Beach benches frustrate turtle watchers

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Kathy Noonan, AMITW volunteer, marks a bench with tape July 5 after a loggerhead collided there while nesting. Islander Photo: Courtesy AMITW

Turtles bumping into beach benches were already on the radar for folks who monitor sea turtle nesting on Anna Maria Island.

So when a female turtle nested overnight July 4 under a bench near 66th Street in Holmes Beach, what followed only added fuel to the smoldering fire between the city and Anna Maria Island Turtle Watch.

Suzi Fox, AMITW executive director, said observers watched a turtle “collide and struggle” while nesting under one of the 50 or so memorial benches situated on the sand on the Holmes Beach shoreline.

This was not the first time a sea turtle has encountered a bench this year, Fox said, noting at least two other nests found under benches.

AMITW volunteers roped off the nest the morning of July 5, marking it with stakes and orange tape.

After hearing about the issue from the media, Holmes Beach public works employees removed the bench and replaced the nest markers.

That, Fox says, is a violation of a federal law that protects sea turtle nests.

“A question that has not been asked or answered is, why do they feel they have to move the benches with nests at all this year? They have never moved them in the past,” Fox said.

“The two other benches were moved also, but just 3 feet away. When a sea turtle bumps and collides and then nests, all the visual signs we are trained to look for are gone. Then, when the bench is moved, there’s no way to tell if a nest is damaged by all the moving,” Fox said.

The city maintains when it moved the bench, there was no sign indicating it was a nest.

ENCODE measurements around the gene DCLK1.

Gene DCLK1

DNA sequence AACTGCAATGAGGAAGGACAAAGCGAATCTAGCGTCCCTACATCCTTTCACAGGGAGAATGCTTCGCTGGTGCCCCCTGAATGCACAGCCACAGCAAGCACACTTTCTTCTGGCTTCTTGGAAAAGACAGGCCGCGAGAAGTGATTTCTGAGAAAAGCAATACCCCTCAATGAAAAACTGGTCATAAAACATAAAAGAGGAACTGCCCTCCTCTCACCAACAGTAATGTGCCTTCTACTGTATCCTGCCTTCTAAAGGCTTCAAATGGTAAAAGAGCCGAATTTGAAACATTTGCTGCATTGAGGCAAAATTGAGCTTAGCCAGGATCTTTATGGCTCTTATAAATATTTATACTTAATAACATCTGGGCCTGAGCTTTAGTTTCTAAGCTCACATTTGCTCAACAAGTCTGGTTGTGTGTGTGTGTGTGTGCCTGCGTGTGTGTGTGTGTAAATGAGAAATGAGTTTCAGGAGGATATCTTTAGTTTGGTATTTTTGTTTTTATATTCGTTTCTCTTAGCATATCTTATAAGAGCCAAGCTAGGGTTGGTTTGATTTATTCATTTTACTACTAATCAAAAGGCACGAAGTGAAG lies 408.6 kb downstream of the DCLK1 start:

Florida Fish and Wildlife Conservation Commission law enforcement spokesman Rob Klepper told the Islander July 16 “There are no charges, charges are not being planned and there is no ongoing investigation into the matter.”

It is a third-degree felony to take, disturb, sell, harass, mutilate or destroy any sea turtle, hatchling egg or nest, without a marine turtle permit.

Fox remains upset, alleging Holmes Beach is in violation of its own ordinance, which requires beach furniture be removed overnight. The benches have become popular memorials to loved ones in Holmes Beach on the shoreline.

They often are placed near public beach accesses, providing people a resting place at an entry to the beach.

Holmes Beach Mayor Bob Johnson said better communication between municipalities and special interest groups is necessary.

“We’re checking with other municipalities in the state to see how they’re handling this issue,” HBPD code enforcement officer JT Thomas said July 15.

“We’re looking into better ways to work with the FWC, DEP, visitors, turtle volunteers and the stakeholders who live full time on this island.”

The memorial benches mostly come from the island residents, Thomas added.

On Anna Maria Island, sharing the beach is a necessity, with 430 sea turtle nests as of July 15.

Nesting and hatching takes place May 1-Oct. 31.

One thought on “Beach benches frustrate turtle watchers

  1. Stevie Coppin

    Our beaches are not only for the turtles. They are for the residents and tourists too. They are for people who pay the taxes on Anna Maria and who enjoy walking on their beach. The benches are not only a great place to sit down while on a long beach walk. They are also memorials to loved ones who also walked the Anna Maria beaches and who have left their footsteps in the sand. The benches have all been moved far back into the “dune” portion of the beach. This leaves plenty of room for the turtles. In the past (historical times maybe) turtles must have run into an obstacle from time to time They still survive!
    I admire the turtle watchers and all of the didactic programs they support. I like the idea of protecting turtles and encouraging our awareness of environmental issues. However, putting turtles above people is a form of extremism.


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